Michael Pearce

Michael Pearce: Age changes a dog’s approach to hunting

I often find the old dog lying near the fence, in a wallow he’s hollowed through time. Ashen face on salt-and-pepper paws, Hank’s again fallen asleep watching the street, waiting for me to come home.

I’ve always appreciated the deep loyalty only dogs can give. In Hank’s case, it’s a dedication I can’t betray.

As long as he’s willing to go, I won’t be getting another retriever. I owe that to both of us after our thousands of hours afield.

Besides, we’re not done with training. The ol’ dog is still teaching me about living and aging.

At nearly 12, Hank’s old for a big Lab. People have asked when the next pup is coming, so I’d have a hunting dog at its physical prime as Hank declined.

Hank was certainly something in his prime. Usually pushing 90 pounds, he once had a jaguar’s build and athleticism.

Dense cattails parted like dust around him, he could make steady progress swimming against white caps and break ice with his front end.

Many times he was impressive vaulting a ditch or scaling a steep river bank, often with a big goose in his mouth.

He had brains to go with the brawn, thanks to off-season training sessions we both so loved.

Live or dead ducks could land within yards but he wouldn’t budge until sent. Ignoring dead ducks floating near his face, with whistle and hand signals, I often directed him to birds he hadn’t seen fall 200 yards away.

Many times I stopped him mid-retrieve and had him lay down, sometimes neck-deep in cold water with a bird in his mouth, so he didn’t spook a flock circling above. It got to where he’d do it on his own, having seen another flock before we did.

He seemed impervious to the cold, sometimes beside the blind caked in ice, except on a tail that wouldn’t stop wagging.

For about nine years I considered such the norm, and judged hunts on limits filled and the quality of dog work.

But in the past two years Hank’s flash has faded with his physique, hearing and endurance. Cold and heat crash his stamina, as do only a few retrieves.

Most of last season I watched the on-going decline with sadness and worried so much it detracted from our hunts.

But eventually I noticed Hank was as happy as ever. I realized for him, getting a chance to do what he loved to do, with those he loved, was more important than how well we did.

Like most Labs, Hank has moments perpetual puppyhood, and the ability to find happiness in simplicity.

Days usually start with a happy dash across the driveway, seemingly convinced for the first time in about 4,000 mornings the newspaper will fly away if he doesn’t hurry his fetch. A game of fetch the cap has him as proud as if carrying something with feathers.

This fall I noticed his tail snaps as hard after a birdless hunt as one with many limits. That made me realize I was headed in that direction myself.

Many of my adult autumns I traveled widely, heading to legendary places for glamorous fish and game.

Now I increasingly want to stick to Kansas, and game, places and friends I know well, including Hank.

But now our hunts are harder on both of us. To save Hank’s comfort and our time, buddies often wade to get birds. We’ve added new hand signals since he can’t hear the whistle well anymore.

I’ve lifted, tugged and pushed him more than any dog in about 45 years of serious hunting and training.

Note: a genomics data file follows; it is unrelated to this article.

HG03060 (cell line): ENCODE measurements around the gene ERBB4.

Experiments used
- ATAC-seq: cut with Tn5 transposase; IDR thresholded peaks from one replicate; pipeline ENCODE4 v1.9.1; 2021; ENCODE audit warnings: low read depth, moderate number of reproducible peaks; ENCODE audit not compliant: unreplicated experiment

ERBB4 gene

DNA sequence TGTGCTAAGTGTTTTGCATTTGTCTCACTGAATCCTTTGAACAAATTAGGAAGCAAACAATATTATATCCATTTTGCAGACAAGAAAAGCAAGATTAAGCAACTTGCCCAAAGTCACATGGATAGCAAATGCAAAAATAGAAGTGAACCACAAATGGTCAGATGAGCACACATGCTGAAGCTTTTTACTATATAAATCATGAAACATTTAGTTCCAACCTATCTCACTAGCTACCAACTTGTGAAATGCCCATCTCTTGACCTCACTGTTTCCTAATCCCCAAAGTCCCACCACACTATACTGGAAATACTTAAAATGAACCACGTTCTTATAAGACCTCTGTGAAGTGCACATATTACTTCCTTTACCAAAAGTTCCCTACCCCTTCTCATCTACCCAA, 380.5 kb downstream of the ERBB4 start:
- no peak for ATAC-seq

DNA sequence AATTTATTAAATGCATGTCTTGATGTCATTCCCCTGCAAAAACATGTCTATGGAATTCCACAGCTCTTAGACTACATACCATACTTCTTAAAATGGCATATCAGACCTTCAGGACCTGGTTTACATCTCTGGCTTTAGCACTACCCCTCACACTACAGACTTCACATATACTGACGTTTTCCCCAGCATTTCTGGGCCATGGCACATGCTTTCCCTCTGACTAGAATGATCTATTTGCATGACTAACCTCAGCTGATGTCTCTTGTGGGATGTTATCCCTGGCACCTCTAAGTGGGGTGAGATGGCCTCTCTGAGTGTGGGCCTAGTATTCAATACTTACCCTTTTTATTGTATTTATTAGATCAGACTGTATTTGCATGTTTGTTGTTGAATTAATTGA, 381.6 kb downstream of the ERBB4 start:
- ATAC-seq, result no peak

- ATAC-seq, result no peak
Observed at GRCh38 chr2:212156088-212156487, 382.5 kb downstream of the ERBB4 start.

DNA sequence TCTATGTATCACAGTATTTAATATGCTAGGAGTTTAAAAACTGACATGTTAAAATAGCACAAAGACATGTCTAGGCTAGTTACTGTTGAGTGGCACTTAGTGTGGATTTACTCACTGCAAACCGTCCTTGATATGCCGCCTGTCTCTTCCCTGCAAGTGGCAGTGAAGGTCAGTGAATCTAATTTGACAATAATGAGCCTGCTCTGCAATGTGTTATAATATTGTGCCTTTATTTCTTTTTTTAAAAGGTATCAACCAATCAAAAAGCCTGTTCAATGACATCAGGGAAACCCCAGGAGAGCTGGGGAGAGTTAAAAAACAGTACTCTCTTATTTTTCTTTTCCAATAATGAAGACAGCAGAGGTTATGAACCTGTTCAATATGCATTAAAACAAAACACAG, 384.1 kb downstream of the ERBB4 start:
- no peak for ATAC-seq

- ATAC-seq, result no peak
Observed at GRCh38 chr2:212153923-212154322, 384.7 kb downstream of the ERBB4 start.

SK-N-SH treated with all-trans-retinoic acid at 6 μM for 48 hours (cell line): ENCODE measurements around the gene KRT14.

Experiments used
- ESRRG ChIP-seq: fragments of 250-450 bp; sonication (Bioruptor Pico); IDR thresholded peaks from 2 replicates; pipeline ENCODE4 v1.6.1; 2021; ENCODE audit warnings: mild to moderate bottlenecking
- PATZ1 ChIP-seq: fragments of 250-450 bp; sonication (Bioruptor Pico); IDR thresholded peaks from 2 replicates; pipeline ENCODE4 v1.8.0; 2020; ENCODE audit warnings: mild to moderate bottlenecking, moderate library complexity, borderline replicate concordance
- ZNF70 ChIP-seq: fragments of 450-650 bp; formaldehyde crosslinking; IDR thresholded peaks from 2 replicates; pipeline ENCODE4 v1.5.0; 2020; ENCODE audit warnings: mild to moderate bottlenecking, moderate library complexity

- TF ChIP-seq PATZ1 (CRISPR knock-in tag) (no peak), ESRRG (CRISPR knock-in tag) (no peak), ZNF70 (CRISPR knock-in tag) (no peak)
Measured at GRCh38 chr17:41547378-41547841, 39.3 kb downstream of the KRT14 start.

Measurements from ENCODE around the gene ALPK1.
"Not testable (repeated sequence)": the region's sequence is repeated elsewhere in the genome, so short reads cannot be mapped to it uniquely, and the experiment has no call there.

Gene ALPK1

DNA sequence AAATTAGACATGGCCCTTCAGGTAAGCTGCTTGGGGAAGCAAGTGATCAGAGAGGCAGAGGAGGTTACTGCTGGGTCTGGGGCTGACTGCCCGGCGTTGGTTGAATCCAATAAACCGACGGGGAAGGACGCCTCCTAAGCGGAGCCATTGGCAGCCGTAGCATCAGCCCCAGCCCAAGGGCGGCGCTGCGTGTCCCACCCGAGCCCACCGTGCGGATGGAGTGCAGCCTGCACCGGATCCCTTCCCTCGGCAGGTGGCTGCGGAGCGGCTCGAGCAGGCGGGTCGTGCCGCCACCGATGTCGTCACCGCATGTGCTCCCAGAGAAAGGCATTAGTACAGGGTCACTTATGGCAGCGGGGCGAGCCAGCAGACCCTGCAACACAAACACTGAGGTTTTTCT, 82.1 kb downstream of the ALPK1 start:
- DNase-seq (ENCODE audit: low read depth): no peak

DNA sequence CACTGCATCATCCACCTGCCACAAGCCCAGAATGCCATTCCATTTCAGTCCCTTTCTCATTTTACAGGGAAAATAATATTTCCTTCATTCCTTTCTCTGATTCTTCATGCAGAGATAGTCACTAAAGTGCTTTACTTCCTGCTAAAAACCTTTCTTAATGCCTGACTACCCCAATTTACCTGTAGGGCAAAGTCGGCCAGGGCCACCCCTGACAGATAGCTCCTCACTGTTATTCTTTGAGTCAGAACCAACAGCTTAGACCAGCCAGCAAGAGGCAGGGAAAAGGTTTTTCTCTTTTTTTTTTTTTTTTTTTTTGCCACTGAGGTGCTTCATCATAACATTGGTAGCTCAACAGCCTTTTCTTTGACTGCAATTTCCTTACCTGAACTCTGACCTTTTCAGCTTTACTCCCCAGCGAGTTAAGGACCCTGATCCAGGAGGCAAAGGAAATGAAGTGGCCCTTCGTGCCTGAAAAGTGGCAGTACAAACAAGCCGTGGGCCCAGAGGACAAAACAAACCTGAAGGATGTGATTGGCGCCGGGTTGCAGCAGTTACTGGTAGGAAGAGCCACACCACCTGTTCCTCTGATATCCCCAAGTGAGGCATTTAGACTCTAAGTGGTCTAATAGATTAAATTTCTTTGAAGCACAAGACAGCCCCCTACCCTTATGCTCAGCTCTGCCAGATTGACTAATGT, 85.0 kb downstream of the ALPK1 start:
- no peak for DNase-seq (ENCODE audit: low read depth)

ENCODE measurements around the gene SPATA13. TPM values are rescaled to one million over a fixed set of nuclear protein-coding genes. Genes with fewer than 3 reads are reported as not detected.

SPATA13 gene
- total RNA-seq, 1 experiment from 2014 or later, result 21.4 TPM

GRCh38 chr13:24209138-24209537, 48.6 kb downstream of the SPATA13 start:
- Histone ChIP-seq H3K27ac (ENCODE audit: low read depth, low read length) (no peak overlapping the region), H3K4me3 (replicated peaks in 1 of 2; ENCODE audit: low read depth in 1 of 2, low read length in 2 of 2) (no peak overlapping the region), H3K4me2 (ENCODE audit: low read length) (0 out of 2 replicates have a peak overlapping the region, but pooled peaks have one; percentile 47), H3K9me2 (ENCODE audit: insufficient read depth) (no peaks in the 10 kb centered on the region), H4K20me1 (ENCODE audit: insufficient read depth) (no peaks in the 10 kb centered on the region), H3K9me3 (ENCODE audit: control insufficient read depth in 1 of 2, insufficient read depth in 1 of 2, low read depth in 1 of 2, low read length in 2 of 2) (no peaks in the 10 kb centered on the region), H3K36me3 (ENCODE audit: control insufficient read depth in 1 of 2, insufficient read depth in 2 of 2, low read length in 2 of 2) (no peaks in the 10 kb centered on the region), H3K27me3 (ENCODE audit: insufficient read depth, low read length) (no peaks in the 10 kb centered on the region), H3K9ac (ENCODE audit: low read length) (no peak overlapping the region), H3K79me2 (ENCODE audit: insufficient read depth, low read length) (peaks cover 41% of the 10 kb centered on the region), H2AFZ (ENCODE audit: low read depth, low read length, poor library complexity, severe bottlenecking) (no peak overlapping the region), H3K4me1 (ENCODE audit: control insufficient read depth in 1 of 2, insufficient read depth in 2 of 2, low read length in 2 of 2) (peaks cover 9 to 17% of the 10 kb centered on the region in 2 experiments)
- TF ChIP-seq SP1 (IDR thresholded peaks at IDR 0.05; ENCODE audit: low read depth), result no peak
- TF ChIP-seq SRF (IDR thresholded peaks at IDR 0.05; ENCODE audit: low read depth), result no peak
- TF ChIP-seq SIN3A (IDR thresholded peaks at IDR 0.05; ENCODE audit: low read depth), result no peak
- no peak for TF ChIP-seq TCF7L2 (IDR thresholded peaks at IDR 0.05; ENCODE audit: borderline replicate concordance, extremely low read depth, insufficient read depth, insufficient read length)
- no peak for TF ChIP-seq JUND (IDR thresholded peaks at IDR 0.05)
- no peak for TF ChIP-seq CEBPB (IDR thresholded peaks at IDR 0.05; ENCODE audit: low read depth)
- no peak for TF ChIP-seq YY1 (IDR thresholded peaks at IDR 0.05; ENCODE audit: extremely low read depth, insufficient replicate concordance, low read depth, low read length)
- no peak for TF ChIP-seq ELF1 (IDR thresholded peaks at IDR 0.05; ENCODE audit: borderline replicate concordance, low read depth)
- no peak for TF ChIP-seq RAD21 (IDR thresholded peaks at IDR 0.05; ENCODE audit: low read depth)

His sore muscles from once easy days often require medication. Yet this season there seems to be added anxiousness in the old dog. Many times I’ve heard him go from room to room until he finds me. When laying awake in the dark, I sometimes feel him checking on me.

He’s always most at ease when we’re heading afield. Sometimes it seems he realizes our time’s limited.

I also wonder if dogs, like humans, face increased uncertainties as they age. Being around a loved one may ease some of the aches and pains, and knowledge that body is not what it used to be.

Twenty years ago I’m not sure I’d have realized that. But I do now, and I’m not adding to his uncertainty by bringing another puppy along.

Our trips are no longer non-stop hunting. I pace him on waterfowl retrieves and a half-hour in thick pheasant cover usually warrants a break.

But we’ve had some great moments.

Several times he’s shown the wisdom of age can trump youthful enthusiasm with great retrieves, or close pheasant flushes after a long and diligent tracking job. That’s good to know, because I’ll never walk, shoot or call as well as I once did.

Some of our times are virtual trips down memory lane. Some places he obviously remembers because his tail pounds the pickup seat hard enough to raise dust when I stop the truck there.

I’m not sure what he remembers, but I know seeing and working those places triggers great memories for me.

As well as so many times with him, they’ve lead to smiles about a late friend, and of times long past when a son now grown and gone was a vital part of Hank’s early hunts.

We’ve made it out scores of times this season, a fact I’ll surely appreciate even more down the road. At Hank’s age, hunting next season is just a hope. But far more important are current plans are for a favored wetland for Sunday’s close of duck season, and a few short trips to special places before pheasant and turkey seasons end Thursday. We won’t be hunting hard, but we’ll be out there.

As we go I’ll be cherishing great memories from the past, enjoying every aspect of our present, but not worrying about the future.

I think the old dog is training me pretty well.